Introducing Mannhattan: EP Releases, Video Premieres and In-Studio Interview

Mannhattan released their new EP Seasons today. I was able to sit down with the guys in their studio before the release.

When I went to interview the Mannhattan guys, it took me an extra half hour to find the building they were in. (Apologies and half the blame to my co-pilot). All four of the guys were attending Calvin College in Grand Rapids, MI at the time and for some reason that campus was a maze to me.

Once I finally arrived, I stepped into the school’s recording studio Mannhattan used to record the EP. Immediately, I knew this interview would be different than most. These guys were working hard, recording takes and critiquing. But the Mannhattan guys are more than just bandmates. They’re friends that get distracted and joke and yell and know how to rock. I don’t think I’ve ever laughed so much during an interview. Watching them record a single was like having a front-row seat to a musical bro-out moment.

Redline,  Christian Fink

Redline, Christian Fink

Between laughs and screaming matches I got the answers to these questions:

HEM: Introduce yourselves and tell us what role you play in the band.

SM: Hi I am Sam Mann. I’m the lead vocalist for Mannhattan, and I sometimes play rhythm guitar and things like keyboard and tambourine as well.

RL: I am Royce Lloyd. I am the drummer in Mannhattan. I also … drum. And I drum.

CG: Hi, I’m Cory Greeno, also of Mannhattan. I am the lead guitar player. Sometimes I play a 12-string guitar.

JJ: I’m Joe Joel, bassist for Mannhattan. I know nothing about strings. Sometimes I play with my computer and annoy the sh*t out of everyone.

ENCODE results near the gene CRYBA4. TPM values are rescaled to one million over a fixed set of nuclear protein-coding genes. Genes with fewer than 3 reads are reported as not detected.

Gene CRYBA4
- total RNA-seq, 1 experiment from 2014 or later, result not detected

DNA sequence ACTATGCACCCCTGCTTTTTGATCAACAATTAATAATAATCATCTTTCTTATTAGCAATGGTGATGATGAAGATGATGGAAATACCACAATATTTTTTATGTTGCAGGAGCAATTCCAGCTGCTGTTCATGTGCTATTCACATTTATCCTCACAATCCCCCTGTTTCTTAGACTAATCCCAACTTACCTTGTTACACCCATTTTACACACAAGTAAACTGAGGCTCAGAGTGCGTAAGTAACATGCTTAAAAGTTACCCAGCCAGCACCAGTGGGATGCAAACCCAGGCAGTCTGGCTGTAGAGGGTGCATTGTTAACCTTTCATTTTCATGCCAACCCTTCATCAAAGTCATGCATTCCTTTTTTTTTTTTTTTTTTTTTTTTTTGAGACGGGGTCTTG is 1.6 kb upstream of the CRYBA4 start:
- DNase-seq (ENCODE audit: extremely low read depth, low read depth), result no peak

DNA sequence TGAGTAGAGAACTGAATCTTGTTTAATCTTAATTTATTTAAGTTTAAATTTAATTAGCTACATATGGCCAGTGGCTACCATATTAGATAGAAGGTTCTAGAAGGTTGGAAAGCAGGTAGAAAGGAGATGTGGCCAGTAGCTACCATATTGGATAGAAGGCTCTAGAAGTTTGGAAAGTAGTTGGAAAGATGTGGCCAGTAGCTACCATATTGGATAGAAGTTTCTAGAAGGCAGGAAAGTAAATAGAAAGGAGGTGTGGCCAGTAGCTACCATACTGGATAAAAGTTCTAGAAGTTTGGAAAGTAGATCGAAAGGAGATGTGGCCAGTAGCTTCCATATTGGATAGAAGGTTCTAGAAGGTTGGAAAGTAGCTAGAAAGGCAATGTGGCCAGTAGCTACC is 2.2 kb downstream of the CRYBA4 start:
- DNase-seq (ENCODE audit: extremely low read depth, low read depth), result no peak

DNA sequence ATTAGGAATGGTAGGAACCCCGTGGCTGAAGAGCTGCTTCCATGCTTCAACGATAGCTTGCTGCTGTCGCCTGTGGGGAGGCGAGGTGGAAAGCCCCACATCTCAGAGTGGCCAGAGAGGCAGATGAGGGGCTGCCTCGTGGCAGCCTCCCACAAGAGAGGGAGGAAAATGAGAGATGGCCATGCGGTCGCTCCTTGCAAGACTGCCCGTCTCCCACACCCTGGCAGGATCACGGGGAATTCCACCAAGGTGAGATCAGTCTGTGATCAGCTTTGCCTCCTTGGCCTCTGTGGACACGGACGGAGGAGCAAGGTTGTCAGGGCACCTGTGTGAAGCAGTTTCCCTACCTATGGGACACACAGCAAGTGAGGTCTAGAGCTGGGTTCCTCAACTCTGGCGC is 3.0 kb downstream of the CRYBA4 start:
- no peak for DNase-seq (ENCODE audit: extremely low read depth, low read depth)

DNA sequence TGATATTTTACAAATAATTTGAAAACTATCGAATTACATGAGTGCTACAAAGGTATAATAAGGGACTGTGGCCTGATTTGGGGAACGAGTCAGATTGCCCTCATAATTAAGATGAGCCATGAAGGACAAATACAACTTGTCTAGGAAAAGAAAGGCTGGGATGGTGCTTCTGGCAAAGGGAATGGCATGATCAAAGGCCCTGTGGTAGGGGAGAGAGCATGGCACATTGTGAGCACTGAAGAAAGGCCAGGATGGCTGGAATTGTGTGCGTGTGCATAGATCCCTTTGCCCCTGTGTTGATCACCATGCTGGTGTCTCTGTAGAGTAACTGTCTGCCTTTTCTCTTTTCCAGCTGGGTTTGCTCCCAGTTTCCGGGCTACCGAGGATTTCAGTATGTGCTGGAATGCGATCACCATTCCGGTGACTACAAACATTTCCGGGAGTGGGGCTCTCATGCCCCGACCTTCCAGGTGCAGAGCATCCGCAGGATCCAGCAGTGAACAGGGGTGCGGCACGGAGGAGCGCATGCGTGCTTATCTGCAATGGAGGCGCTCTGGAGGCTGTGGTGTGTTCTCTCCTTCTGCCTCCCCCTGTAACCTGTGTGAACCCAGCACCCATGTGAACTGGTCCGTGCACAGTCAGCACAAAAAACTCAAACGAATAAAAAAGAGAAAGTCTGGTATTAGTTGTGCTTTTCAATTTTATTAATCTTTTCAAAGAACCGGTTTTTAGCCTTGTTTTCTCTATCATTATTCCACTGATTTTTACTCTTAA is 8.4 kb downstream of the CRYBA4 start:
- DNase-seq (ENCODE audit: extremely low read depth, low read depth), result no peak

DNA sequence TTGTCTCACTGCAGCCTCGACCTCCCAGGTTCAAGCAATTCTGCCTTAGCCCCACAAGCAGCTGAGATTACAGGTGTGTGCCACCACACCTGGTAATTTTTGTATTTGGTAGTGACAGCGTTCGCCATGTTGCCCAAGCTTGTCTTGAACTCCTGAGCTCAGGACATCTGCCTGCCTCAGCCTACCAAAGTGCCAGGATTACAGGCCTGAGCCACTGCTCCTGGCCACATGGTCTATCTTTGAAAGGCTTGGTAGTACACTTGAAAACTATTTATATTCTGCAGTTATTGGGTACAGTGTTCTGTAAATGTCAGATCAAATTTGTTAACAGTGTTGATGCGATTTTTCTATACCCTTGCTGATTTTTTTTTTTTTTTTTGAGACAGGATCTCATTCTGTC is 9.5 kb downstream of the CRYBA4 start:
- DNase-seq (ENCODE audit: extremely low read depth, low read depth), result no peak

HEM: How did you all meet and decide to form a band?

SM: A really quick overview — In high school, another gentleman and I started a band. There was a number of us and when we transitioned to college, our lead guitarist left. When I moved to Calvin I went with a random roommate choice, who happened to be Cory, who happened to be a great lead guitarist out of Muskegon, MI looking for a band. He just kind of fell into that spot.

Pretty soon after Cory joined, Joe walked over and said, “We need to be in a band.”

And we’re all like, “Joe, we’re already in a band and we already have a bass player.”

But Joe played a 6-string bass and he was like, “I’m going to join anyway.”

And he did.

That was the first couple years. And as we learned what was and wasn’t going to work and switched our lineup around, we realized we really needed a drummer that was really capable and energetic. That’s when Royce came along!

RL: They wanted good and energetic. They got mediocre and hyper.

SM: We’ve been like this for about two years now. We had a fifth member until last summer and we downsized then to the four of us here.

HEM: So what’s with the name “Mannhattan?” And why does it have two “N’s?”